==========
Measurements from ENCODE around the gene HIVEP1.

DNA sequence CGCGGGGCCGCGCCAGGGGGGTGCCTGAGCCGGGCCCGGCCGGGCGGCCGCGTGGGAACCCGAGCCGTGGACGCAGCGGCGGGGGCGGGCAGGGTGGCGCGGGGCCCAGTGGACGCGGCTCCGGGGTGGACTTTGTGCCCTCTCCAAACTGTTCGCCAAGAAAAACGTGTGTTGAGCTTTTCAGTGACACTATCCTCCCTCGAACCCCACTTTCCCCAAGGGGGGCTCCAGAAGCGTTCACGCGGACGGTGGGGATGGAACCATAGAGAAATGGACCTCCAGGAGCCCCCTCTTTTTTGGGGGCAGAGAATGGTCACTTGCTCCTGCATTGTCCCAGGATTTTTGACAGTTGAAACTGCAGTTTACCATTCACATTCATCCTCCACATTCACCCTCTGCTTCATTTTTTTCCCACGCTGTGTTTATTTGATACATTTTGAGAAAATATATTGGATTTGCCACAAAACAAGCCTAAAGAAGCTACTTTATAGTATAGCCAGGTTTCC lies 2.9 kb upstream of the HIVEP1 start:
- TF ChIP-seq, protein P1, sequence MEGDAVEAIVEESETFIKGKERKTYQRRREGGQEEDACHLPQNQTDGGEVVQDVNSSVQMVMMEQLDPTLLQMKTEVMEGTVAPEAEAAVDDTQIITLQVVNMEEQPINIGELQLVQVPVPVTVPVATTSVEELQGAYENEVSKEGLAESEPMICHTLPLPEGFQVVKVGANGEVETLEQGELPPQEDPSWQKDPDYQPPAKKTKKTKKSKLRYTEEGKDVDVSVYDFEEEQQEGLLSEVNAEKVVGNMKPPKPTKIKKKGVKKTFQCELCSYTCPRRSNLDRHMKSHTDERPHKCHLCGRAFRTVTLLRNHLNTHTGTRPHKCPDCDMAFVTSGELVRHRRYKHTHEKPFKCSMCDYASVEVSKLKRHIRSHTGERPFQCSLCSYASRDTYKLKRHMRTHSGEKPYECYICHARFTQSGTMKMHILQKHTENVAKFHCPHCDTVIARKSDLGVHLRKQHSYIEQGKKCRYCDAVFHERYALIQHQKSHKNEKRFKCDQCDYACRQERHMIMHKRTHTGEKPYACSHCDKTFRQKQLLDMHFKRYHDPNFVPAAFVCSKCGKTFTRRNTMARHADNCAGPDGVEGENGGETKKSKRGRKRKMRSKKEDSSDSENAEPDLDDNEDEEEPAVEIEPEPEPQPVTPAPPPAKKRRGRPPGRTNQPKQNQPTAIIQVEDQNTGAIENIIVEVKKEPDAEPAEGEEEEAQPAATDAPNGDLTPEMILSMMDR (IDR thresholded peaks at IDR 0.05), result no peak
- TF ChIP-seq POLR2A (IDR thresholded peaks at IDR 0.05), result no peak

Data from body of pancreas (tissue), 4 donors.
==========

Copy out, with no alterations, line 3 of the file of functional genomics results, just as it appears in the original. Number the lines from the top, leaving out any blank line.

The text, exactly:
- TF ChIP-seq, protein P1, sequence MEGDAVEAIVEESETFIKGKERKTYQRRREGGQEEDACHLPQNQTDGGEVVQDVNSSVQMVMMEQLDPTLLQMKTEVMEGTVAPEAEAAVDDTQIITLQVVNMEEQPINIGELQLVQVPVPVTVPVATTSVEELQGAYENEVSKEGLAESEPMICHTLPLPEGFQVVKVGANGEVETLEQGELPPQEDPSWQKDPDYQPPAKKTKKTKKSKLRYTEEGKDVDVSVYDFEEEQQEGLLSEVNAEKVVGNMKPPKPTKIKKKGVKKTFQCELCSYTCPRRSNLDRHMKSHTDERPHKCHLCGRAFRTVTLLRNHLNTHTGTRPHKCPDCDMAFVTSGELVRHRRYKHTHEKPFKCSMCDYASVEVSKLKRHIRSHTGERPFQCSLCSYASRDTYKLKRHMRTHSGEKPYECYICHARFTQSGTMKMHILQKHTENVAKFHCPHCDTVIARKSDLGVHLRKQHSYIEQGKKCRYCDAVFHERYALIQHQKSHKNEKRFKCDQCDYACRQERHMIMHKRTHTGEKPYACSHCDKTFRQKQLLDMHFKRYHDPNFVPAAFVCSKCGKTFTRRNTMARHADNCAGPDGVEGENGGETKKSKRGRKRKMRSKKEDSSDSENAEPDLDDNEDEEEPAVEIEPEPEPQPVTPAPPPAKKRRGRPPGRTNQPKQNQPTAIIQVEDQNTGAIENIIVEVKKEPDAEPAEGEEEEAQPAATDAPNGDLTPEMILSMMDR (IDR thresholded peaks at IDR 0.05), result no peak